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Constitutional Curfew II

No free speech at the Free Speech Plaza
Alley Valkyrie fights for her right to free speech. Photo by Trask Bedortha.

Does the Constitution have a curfew? Local activists say free speech doesn’t stop at 11 pm, but Lane County has designated the Wayne Morse Free Speech Plaza as closed to free speech and other activities after hours. In Bethlehem there was no room at the inn for the mother of Jesus, and in Eugene there’s no room for free speech at the Free Speech Plaza. 

Alley Valkyrie, who has been involved with Occupy Eugene, SLEEPS (Safe Legally Entitled Emergency Places to Sleep) and other protests and advocacy causes, found herself banned from accessing county and city government offices after being cited on Dec. 13 for violating a closure of the plaza. The plaza was one of the many places that SLEEPS staged pop-up protest camps to call attention to the plight of the homeless who are woken up each night as they seek safe places to sleep. In response to the protests, Lane County began to enforce a previously unposted curfew on the plaza, and it shut the plaza down for several days to be “disinfected” after the SLEEPS protest.

The Wayne Morse plaza and the nearby federal plaza that has also been closed to protest after hours are both “traditional public forums,” according to Civil Liberties Defense Center attorney Lauren Regan. She says that means that the ability of the government to restrict activities there, such as protest, is limited. Regan has filed a case in U.S. District Court on behalf of Emily “Brave Beatrice” Semple and Terry Purvis after they were cited for protest in the federal plaza. Valkyrie says a case against the county’s closure is in the works. 

 “Whoever would have thought in progressive Eugene with a law school and a plaza dedicated to Wayne Morse we would have to be suing Lane County for the right to protest in a place called Free Speech Plaza?” Regan asks.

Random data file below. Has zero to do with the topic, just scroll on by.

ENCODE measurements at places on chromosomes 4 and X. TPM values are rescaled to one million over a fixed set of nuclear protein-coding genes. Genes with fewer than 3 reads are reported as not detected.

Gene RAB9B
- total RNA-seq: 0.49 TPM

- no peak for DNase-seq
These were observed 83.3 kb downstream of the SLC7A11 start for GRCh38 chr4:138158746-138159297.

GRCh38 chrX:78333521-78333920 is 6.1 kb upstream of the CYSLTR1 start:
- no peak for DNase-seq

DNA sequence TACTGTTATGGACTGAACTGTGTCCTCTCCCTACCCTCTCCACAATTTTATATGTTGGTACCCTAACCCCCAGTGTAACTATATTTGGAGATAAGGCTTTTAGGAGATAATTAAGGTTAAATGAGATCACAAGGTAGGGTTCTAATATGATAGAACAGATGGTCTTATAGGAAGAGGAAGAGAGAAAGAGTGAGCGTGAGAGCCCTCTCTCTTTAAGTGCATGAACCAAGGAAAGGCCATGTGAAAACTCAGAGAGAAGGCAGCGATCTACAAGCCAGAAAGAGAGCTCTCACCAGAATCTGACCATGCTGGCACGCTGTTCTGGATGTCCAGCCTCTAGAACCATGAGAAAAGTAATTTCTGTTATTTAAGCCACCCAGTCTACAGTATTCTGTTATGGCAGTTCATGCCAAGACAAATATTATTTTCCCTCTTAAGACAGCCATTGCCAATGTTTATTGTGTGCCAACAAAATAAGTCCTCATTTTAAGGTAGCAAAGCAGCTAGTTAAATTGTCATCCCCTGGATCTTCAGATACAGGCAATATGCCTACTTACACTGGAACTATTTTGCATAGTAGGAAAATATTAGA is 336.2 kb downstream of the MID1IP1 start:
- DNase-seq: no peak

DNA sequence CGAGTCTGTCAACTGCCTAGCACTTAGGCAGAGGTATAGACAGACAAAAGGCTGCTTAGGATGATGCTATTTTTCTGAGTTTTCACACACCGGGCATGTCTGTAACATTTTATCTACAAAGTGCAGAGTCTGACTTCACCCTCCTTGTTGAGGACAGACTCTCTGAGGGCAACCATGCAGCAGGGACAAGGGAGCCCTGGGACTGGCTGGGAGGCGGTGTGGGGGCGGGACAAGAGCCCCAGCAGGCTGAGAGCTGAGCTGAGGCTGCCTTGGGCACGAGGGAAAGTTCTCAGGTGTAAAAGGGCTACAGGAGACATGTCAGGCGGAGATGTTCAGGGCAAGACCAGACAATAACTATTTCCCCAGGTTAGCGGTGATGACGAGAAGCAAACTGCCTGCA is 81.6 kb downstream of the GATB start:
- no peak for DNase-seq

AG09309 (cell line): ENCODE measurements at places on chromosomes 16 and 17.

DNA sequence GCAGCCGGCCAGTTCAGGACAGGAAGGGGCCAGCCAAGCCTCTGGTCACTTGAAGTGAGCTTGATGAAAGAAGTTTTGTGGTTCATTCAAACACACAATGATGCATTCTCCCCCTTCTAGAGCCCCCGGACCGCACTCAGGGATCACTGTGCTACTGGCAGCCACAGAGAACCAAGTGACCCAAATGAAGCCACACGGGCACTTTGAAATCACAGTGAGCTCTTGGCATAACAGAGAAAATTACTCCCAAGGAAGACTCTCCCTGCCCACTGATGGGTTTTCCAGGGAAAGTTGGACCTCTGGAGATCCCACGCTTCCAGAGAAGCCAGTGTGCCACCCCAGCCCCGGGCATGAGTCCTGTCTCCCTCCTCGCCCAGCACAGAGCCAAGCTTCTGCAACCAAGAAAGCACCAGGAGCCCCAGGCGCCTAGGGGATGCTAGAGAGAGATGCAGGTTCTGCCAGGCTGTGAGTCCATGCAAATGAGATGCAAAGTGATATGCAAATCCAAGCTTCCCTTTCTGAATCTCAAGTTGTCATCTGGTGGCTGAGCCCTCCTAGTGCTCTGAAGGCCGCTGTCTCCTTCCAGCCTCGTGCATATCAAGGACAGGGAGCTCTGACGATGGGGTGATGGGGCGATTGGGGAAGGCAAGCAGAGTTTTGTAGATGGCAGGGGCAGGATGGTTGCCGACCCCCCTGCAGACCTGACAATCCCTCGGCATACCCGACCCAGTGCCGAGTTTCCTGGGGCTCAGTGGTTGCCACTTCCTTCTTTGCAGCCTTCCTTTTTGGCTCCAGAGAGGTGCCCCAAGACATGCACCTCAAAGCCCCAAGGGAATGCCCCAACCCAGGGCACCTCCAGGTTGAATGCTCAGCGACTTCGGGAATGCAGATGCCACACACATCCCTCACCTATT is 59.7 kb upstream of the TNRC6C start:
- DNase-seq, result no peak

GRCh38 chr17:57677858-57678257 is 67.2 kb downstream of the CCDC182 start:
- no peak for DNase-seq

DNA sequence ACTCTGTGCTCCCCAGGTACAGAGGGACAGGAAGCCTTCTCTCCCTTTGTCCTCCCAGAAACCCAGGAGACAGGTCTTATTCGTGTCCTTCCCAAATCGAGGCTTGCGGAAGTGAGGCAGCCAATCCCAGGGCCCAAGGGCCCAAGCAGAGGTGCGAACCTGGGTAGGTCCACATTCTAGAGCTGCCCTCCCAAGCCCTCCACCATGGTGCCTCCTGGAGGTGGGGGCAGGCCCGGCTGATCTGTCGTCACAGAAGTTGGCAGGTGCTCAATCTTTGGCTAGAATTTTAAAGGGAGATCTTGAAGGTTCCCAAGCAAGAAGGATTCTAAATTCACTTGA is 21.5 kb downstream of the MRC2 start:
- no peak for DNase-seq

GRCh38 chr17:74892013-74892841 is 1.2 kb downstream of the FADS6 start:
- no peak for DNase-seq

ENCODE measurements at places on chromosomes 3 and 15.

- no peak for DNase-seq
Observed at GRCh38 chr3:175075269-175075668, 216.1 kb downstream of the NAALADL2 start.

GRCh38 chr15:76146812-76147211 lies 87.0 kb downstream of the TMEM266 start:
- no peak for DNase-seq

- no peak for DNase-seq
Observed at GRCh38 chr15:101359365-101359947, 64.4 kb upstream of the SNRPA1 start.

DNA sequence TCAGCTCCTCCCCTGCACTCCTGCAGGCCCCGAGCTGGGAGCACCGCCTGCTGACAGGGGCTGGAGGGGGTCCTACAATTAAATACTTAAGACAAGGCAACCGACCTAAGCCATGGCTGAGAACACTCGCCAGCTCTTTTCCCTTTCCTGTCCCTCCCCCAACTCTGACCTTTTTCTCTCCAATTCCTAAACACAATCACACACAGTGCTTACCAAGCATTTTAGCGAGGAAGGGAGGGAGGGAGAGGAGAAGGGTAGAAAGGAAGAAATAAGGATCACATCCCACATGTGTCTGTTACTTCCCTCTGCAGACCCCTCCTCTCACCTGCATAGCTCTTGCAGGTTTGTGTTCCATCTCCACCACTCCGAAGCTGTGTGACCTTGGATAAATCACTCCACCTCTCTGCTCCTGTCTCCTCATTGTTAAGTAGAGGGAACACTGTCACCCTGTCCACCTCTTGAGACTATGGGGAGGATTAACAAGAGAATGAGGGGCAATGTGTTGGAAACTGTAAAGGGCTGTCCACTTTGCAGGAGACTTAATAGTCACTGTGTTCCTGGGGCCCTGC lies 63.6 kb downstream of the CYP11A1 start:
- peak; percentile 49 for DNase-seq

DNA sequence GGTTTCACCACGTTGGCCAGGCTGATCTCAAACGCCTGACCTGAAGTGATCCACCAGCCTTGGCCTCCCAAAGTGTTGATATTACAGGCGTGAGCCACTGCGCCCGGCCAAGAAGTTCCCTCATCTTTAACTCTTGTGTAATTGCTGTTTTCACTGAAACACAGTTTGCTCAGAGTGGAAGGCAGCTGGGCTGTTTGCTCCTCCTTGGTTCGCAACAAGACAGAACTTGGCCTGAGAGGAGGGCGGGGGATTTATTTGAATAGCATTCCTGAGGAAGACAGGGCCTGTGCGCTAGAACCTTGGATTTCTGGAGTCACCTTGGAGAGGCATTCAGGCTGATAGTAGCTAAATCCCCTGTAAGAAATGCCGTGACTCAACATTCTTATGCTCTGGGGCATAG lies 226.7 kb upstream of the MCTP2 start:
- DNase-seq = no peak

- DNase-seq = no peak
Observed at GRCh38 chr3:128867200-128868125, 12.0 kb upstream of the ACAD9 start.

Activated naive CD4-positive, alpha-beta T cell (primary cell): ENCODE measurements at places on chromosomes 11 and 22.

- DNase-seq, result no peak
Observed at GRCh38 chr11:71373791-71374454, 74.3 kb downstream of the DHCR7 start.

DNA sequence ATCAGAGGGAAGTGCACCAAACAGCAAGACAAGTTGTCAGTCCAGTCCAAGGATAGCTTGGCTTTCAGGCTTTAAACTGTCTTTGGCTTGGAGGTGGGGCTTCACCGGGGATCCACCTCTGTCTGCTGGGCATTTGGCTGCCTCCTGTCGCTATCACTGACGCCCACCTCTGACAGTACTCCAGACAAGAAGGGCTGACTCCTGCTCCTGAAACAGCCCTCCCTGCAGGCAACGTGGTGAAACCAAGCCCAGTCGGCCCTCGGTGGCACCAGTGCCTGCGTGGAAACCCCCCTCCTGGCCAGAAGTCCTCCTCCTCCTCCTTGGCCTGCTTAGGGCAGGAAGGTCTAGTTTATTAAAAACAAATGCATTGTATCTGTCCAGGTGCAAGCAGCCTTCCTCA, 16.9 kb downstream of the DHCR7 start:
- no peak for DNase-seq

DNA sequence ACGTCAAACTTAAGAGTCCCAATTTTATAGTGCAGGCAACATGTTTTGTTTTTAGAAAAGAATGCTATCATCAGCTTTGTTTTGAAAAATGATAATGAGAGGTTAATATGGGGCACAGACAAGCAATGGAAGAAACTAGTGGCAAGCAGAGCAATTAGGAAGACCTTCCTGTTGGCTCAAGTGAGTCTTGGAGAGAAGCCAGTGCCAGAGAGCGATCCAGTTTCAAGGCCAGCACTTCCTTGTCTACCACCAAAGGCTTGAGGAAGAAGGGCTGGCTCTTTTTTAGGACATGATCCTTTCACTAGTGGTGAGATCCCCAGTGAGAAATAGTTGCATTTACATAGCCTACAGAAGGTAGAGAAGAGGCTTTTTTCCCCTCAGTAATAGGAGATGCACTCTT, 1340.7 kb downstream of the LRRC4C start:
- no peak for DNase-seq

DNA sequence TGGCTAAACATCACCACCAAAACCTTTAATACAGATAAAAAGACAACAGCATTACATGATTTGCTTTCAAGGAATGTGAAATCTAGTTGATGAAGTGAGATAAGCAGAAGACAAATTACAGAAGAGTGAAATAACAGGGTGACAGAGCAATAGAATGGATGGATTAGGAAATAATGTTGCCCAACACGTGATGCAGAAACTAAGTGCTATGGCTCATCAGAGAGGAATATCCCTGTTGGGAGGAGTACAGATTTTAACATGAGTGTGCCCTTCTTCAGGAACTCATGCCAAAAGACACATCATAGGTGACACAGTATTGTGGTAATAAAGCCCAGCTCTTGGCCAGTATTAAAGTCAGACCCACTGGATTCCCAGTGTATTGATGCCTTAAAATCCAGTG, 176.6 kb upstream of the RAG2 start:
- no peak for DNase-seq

Oregon Sen. Wayne L. Morse, whose statue sits in the county plaza named for him, was known as an independent thinker and for opposing the Vietnam War on constitutional grounds.

Valkyrie says that like the barring of protesters from the federal plaza at night, barring protest in the Free Speech Plaza is unconstitutional. She also is going to file for a temporary restraining order on the restriction that is keeping her from accessing the county government offices, she says.

“I can’t even put into words to explain how outrageous I find their conduct right now,” Regan says of the county’s restriction that keeps Valkyrie from attending public meetings, despite not having been convicted of a crime.

When Mayor Kitty Piercy was informed that Valkyrie could not access Eugene City Council meetings she said, “While I respect the county’s rights to make decisions regarding visitors to the county building, it’s not OK with me for them to determine who may attend or speak at a council meeting.” She says she asked staff to work with the county “to ensure that no one is blocked from our council meetings by the county.”

The county did not respond to a request for comment on either Piercy’s request or on the plaza issue itself before EW’s press deadline.

When Lane County closed the plaza at County Administrator Liane Richardson’s behest, the protesters were told it was due to health and safety issues. Richardson alleged she had found human feces in the planters. 

“Nobody dropped their pants in the planters,” Valkyrie says. “I would have seen it.” She points out that by saying the plaza needed disinfection and accusing protesters of pooping in the planters Richardson is reinforcing negative stereotypes of the homeless.

Valkyrie says she sees the ban on protest as “targeted enforcement” against Occupy and SLEEPS and she has found no evidence that Lane County enforced a curfew on the plaza in recent years prior to the SLEEPS protests. She points out that if both traditional public forums — the federal and county plazas — are closed at night, there is nowhere else downtown that a large group can protest after hours. This restricts those who work and cannot protest in the daytime as well as groups for whom protesting at night is an essential part of the message, such as Take Back the Night events and candlelight vigils. 

After Valkyrie was cited for violating the free speech curfew, 21 other free speech activists, who ranged from 16-year-old girls to a recent war veteran, protested the plaza’s closure and were also arrested. They have not been banned from accessing the county building, which is also targeted enforcement, she says. 

“This is a case where a first-year law student would say ‘Duh,’” Valkyrie says, and she questions why the county “keeps wasting its resources trying to deny people their rights.” 

Regan says the unconstitutional bans on exercising First Amendment free speech rights in the federal and county plazas leave the Civil Liberties Defense Center with “no choice but to challenge them and to bring them to court.”